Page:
When it comes to stocks, most people want to know how to make profitable investments. In time, those people become experienced investors. Then, they either start looking for safer options that guarantee smaller profits or take more risks for more returns. Yet, while every investor knows that they can earn by investing, few know whether they could owe money in stocks. So, can you owe money in stocks? You can, but only if you meet specific conditions. Here is how you can lose more than you invest in stocks.
The Basics Of Stocks
Although most investors know this, it is best to mention that all investments involve a degree of risk. Whether you want to or not, if you decide to invest, you risk losing some and all of the money you have invested. Losing everything, however, is one of those scenarios that tend to happen rarely, if at all.
Chances are, you will not find yourself in a situation where you risk losing everything you have invested. That is unless you decide to back a business in its initial stages or you are a majority shareholder. In that case, investing becomes slightly riskier than it usually is. Those kinds of investments are undertaken by experienced investors that are beyond the scope of this article or the information presented here. As a result, there is no need to go in-depth on the topic.
So, back to our topic. Can you owe money in stocks? Can you lose more than you invest in stocks? These are two things that no investor wants to experience. Sadly, as we mentioned before, you can owe money in stocks and lose more than you invest. Surprisingly enough, it depends on how you have decided to invest.
In The Red
Firstly, can a stock go negative? That is the question that intuitively interests new investors. Ultimately, the answer is that shares can never reach negative values. Stock shares will never fall below zero, even if the company you chose to invest in goes bankrupt. That does not mean that you can never owe money in stocks.
So, can you owe money in stocks? There is one way for you to lose money investing. If you borrow money from your broker by opening a margin account, you could end up with debt more significant than your stock’s worth. In most cases, brokers will offer you a standard margin account. The standard margin account means that the broker can loan you no more than 50% of the value of your account. If, for example, you were to deposit $1000 cash or securities, a broker could give you up to $500 to use.
Why would a broker loan you anything? That 50% is additional buying power. You can use this buying power to purchase more stocks or even purchase some you could not afford. Is the broker, then, setting you up to fail? No, not really. It is in your best interest to have as much buying power as possible. The more you invest, the bigger the returns. There is no going around this principle of investing. That does not mean that ludicrous sums can save you from losing money on horrible investments. The only thing the broker is doing is giving you more investing power. The decisions, nevertheless, are always yours.
Once again, can you owe money in stocks? Yes. Can you lose more than you invest in stocks? Yes. Can a stock go negative? Luckily, no. If you consider that you need a margin account to owe money in stocks, you will instantly realize that there is an easy fix to that problem.
What is the fix? Do not open a margin account.
It is as simple as that. The benefits of having a margin account are clear. The more money you have, the more you can invest. Does that mean that you must borrow money from your broker? No. If you feel like that is the best option for you, by all means, take it. If not, you can always opt for a cash account.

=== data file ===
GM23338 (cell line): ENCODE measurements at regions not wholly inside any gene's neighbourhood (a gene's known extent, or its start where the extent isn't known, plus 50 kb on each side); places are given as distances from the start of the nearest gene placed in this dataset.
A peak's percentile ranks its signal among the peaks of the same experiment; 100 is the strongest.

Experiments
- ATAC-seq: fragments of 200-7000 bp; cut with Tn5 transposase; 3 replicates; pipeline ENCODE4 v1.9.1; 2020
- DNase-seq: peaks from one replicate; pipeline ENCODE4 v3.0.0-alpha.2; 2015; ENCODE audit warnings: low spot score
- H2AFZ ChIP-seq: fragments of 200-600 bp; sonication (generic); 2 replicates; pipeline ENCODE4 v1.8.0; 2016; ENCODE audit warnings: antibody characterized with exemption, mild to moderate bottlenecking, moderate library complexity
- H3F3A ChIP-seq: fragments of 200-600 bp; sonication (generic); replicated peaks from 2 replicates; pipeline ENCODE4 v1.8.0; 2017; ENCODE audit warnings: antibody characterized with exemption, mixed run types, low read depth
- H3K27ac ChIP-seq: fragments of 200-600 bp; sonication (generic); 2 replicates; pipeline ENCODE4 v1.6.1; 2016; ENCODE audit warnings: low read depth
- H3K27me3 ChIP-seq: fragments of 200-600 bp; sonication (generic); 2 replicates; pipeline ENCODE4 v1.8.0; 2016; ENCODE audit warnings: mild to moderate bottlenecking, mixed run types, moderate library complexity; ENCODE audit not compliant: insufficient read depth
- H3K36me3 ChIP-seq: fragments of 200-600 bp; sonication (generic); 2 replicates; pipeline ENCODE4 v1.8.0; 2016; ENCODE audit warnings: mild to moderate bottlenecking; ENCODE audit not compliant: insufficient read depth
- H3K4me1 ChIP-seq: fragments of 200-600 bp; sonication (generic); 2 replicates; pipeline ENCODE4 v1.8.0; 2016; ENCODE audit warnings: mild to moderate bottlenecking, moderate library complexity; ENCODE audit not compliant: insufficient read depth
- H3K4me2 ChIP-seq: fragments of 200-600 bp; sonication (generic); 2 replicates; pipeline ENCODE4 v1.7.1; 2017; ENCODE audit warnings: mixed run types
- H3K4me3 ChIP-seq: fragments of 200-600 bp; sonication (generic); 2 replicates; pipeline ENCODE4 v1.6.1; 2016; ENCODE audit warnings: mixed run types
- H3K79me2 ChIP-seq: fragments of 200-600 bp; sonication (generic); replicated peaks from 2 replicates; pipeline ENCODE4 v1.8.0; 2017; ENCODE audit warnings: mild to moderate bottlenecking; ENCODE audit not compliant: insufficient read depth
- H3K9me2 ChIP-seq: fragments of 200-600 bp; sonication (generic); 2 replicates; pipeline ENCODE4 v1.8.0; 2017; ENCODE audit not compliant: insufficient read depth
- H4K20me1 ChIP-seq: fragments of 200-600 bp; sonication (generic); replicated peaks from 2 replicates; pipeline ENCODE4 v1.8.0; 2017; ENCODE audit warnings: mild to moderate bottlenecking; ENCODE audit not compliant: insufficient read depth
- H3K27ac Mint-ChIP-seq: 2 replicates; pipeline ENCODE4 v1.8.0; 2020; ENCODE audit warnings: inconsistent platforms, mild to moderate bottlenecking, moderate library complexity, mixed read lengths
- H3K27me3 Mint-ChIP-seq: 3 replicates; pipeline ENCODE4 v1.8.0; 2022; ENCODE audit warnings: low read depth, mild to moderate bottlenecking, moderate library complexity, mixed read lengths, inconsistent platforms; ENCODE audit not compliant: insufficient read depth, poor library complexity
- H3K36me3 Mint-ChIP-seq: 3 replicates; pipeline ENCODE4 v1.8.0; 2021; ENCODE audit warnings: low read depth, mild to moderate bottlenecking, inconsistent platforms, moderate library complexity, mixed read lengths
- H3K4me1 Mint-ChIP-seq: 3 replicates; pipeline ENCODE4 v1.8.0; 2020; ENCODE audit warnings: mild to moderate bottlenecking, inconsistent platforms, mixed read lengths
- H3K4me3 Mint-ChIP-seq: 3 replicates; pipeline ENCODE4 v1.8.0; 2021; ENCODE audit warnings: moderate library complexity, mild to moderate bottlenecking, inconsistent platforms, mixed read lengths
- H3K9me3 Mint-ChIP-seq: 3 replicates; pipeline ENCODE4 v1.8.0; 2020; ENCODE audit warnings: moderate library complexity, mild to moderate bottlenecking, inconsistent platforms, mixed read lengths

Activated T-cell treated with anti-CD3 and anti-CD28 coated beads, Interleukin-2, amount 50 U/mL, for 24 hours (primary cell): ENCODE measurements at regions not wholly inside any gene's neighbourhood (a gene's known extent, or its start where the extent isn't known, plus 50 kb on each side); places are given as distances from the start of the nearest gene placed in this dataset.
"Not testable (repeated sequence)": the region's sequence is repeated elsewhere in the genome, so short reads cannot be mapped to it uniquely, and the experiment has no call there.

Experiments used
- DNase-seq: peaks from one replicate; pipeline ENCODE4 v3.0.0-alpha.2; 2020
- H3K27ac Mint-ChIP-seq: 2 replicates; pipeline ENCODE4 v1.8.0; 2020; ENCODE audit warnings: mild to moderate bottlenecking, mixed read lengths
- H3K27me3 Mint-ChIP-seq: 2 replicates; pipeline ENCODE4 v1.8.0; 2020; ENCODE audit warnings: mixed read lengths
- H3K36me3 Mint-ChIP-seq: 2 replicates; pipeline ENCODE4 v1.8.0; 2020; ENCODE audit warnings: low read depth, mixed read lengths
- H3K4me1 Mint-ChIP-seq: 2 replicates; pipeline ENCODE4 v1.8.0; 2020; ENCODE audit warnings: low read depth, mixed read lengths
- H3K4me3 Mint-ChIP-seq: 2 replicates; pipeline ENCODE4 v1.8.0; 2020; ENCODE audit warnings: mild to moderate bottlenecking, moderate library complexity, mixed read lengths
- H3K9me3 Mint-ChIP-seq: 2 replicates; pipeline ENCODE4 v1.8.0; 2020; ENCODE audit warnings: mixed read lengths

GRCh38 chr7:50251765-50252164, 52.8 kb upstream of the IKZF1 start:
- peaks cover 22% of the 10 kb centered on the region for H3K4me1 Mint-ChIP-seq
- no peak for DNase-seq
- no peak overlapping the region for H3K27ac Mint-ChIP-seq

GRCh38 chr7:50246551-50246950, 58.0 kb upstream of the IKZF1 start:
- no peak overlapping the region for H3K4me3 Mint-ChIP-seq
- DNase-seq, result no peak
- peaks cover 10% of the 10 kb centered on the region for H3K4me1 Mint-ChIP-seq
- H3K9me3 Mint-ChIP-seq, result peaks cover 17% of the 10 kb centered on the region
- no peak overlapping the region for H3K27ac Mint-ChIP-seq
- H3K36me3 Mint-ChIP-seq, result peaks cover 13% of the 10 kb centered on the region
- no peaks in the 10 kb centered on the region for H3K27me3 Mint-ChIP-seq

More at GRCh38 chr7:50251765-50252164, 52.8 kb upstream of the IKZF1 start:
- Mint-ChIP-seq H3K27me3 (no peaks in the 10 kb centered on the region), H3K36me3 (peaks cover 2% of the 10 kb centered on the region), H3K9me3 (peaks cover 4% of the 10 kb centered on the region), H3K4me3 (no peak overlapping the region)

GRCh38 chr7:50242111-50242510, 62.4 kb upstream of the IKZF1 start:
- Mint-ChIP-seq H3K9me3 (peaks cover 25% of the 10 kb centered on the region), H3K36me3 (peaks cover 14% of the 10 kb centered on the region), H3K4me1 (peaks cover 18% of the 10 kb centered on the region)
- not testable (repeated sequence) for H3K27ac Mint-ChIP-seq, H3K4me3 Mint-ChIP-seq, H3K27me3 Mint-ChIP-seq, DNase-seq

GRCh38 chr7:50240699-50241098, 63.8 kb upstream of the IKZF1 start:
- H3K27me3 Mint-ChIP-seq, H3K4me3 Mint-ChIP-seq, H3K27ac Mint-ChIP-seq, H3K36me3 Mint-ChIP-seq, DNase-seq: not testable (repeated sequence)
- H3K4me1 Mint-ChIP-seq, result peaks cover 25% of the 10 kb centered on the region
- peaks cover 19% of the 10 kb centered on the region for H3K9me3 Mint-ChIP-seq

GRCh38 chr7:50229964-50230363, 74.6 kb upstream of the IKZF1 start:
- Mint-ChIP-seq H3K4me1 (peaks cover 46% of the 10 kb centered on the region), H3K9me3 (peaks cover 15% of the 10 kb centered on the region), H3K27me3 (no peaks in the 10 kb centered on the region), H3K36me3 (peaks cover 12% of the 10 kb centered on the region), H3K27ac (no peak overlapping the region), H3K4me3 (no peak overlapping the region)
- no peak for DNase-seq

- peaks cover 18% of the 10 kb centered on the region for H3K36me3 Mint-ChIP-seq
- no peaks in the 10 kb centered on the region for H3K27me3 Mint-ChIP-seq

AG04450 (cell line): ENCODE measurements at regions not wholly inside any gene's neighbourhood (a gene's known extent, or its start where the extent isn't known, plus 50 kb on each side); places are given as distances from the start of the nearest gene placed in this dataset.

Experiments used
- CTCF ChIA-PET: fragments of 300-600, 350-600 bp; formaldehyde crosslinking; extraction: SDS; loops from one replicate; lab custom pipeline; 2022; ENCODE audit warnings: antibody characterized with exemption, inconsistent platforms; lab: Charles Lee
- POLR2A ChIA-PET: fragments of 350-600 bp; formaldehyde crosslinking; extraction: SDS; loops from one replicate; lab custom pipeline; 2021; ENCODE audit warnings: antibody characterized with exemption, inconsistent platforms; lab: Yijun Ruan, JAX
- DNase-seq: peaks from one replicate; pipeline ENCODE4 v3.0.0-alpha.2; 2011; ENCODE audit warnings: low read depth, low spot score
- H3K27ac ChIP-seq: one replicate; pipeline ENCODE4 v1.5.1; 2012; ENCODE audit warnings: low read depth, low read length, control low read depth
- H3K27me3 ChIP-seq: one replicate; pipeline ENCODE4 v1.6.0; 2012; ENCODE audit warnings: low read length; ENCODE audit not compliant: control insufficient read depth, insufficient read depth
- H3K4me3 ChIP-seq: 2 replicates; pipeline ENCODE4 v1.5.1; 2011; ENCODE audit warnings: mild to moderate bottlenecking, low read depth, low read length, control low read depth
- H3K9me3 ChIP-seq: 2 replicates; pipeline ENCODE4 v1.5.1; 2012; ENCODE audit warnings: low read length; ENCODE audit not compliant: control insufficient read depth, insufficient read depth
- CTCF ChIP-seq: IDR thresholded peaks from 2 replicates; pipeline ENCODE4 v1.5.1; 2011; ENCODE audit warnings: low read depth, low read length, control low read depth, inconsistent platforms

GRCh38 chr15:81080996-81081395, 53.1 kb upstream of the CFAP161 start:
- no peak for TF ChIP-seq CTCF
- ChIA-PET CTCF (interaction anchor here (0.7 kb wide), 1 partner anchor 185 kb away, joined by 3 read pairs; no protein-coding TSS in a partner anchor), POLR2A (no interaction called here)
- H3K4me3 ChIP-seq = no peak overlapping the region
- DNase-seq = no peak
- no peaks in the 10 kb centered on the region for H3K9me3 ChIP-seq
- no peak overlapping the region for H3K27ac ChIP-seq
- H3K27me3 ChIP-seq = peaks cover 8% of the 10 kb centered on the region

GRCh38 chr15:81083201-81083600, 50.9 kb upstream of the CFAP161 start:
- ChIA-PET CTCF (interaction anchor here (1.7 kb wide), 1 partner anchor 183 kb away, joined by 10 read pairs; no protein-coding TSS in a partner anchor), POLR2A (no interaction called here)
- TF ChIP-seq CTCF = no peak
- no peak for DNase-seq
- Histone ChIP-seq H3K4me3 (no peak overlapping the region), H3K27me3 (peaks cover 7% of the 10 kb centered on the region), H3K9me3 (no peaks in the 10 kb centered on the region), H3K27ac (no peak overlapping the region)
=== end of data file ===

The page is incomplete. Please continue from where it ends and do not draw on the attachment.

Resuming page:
Cash accounts are usually the best option for beginner investors who are unwilling to take more risks than they have to. To invest is to put your money on the line with the goal of profiting. That is already risky enough. You are by no means obliged to put money that you do not have on the line. That is where the cash account comes into play.
One Cash Account, Please!
Cash accounts allow investors to deposit their funds and use them as the sole resource for purchasing stocks. It means you will be limited to the capital you have at your disposal, which is both good and bad. While you will not go into debt, you will also have less buying power.
Lastly, on the topic of staying safe, there is one more thing you might want to avoid if you are not willing to risk going into debt – short selling. Short selling is the practice of betting on a share price falling. Investors can take part in short selling through various means, such as borrowing and selling shares that you plan on repurchasing (expecting a fall) and returning. Investors do this in hopes of catching shares, capitalizing on their fall, and then returning them at a profit.
While short selling is a complicated process, investors willing to look into it should research stocks retroactively and find a pattern. For example, based on Statista’s records of stocks with the most short sell positions, Sky Harbour Group (49.88%) is in the lead. Sky Harbour is tailed by Acrimoto Inc. (41.52%) Conn’s Inc. (42.51%), and Camping World Holdings Inc. (41.37%). These companies and their stock records can be a strong foundation for future research.
You can owe money in stocks. You can lose more than you invest. A stock can never go negative. Does that mean that you will unavoidable owe money if you invest? No, not in the slightest. Investors can choose between cash accounts and margin accounts. Even then, the chances that an investor will end up owing money are low. You can end up owing money in stocks, but that should not deter you from investing, and if you are willing to take a risk, it should not stop you from increasing your purchasing power. Sometimes, that extra risk might pay off.